To celebrate the art of handcrafted prints, Art Intersection presents Light Sensitive, our eleventh-annual, international juried exhibition of images created using traditional darkroom, historical, and alternative photographic processes and methods.
In the current takeover of imagery presented on computer screens and the overwhelming volume of digitally printed pictures, the purpose of our Light Sensitive exhibition is to celebrate, promote, and reaffirm the art of handcrafted prints that uniquely belong to the tradition of light sensitive creative processes. Each year we search for work representing creativity, passion, and display of the beauty these light sensitive processes bring.
Acceptable Processes include, but are not limited, to: silver gelatin prints, albumen, anthotype, argyrotype, athenatype, Bayard direct positive, calotype, carbon, casein, chrysotype, cyanotype, dusting-on process, gum bichromate, gumoil, Herschel’s breath printing, photopolymer gravure, Ivorytype, kallitype, mordançage, platinum/palladium, printing-out-paper, solarplate intaglio, van dyke brown, wet plate collodion, whey process, Ziatype, combinations of any of these processes, and all photographically based image-making techniques that incorporate traditional studio-based mediums such as printmaking, ceramics, or painting.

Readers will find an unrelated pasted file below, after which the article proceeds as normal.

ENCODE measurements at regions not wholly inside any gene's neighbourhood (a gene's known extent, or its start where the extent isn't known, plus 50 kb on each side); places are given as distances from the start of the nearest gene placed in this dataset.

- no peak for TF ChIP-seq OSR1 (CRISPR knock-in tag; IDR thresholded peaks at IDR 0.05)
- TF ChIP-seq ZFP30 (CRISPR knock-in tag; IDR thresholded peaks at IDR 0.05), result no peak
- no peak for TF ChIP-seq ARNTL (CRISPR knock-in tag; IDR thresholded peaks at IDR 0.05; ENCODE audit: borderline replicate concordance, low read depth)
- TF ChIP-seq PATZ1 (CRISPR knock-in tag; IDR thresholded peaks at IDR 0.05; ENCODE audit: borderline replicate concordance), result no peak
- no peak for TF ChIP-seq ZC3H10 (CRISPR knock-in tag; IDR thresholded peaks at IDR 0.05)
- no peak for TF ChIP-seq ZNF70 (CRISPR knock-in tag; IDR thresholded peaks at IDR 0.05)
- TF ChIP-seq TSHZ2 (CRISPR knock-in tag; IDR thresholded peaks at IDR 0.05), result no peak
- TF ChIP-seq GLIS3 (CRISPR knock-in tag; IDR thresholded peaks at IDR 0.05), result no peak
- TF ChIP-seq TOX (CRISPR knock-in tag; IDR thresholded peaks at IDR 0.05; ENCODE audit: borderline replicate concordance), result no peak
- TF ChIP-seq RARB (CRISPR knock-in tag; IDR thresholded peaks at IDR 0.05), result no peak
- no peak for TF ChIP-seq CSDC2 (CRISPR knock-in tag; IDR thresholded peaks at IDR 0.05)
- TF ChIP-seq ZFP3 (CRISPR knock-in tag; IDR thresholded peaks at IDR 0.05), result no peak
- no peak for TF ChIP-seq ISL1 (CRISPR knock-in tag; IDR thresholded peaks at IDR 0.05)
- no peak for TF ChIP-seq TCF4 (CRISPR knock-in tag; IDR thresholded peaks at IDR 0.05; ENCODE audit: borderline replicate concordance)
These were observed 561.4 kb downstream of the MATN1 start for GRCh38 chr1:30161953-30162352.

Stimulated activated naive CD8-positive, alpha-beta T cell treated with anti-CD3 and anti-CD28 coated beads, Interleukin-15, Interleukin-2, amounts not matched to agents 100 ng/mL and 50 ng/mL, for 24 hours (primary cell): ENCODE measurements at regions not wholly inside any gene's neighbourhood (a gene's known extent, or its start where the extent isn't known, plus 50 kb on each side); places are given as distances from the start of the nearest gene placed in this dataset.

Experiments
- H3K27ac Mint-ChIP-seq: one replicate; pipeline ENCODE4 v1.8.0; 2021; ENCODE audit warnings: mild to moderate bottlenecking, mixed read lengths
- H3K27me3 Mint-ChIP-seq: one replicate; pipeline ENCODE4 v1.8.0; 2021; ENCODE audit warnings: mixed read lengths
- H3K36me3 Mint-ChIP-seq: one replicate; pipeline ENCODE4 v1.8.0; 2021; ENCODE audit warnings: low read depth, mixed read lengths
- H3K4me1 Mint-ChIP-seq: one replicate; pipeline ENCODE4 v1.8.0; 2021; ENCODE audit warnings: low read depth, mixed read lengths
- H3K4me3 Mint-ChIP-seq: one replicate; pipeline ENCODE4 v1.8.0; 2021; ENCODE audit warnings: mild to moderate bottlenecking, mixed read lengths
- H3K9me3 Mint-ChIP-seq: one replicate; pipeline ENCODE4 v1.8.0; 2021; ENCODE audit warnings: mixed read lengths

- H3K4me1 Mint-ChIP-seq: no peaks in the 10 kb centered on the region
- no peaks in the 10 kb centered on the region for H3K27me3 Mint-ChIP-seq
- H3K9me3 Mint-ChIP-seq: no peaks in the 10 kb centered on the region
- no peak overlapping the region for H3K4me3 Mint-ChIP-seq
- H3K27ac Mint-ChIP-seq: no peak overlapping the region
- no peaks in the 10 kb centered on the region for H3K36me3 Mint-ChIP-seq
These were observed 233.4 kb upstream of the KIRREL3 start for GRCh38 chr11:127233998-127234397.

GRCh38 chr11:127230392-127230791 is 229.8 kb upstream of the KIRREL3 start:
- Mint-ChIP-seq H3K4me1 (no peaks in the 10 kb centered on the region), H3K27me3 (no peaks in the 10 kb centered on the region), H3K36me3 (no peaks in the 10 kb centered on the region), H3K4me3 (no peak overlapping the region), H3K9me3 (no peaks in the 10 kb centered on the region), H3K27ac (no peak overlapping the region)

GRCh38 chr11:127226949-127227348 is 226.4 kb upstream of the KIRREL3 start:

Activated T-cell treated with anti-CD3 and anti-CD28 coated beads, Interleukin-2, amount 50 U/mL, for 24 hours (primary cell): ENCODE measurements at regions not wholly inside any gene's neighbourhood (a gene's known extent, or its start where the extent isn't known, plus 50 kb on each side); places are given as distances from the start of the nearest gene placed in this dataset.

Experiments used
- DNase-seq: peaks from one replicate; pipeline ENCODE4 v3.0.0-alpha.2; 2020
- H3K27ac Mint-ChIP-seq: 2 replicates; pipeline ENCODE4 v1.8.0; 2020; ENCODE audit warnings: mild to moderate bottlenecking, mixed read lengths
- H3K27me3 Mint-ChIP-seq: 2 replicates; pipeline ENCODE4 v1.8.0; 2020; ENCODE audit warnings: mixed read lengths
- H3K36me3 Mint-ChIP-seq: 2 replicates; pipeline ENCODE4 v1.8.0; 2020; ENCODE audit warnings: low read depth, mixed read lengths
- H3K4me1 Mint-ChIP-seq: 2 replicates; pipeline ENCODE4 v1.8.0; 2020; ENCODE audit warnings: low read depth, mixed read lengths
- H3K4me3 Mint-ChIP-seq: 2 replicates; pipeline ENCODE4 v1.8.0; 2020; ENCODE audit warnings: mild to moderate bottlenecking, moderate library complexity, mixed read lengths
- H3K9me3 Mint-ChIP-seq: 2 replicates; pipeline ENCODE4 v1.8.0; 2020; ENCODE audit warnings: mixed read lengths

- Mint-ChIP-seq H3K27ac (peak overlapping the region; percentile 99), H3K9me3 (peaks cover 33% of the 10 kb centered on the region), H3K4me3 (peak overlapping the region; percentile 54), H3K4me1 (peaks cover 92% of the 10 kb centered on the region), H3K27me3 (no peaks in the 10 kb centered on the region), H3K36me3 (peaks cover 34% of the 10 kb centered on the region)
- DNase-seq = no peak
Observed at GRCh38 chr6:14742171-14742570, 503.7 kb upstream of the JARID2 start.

Banner image by Veritas Publishing, Keron Psillas images: Cavalo Lusitano: The Spirit Within
Juror Art Intersection is honored to have Brian Taylor jury this year’s Light Sensitive exhibition. He is known for his innovative explorations of alternative photographic processes including historic 19th Century printing techniques, mixed media, and hand made books. His work has been exhibited nationally and abroad in numerous solo and group shows and is included in the permanent collections of the Bibliotheque Nationale, Paris; the Victoria and Albert Museum, London; the San Francisco Museum of Modern Art; and the International Museum of Photography at the George Eastman House, Rochester, NY.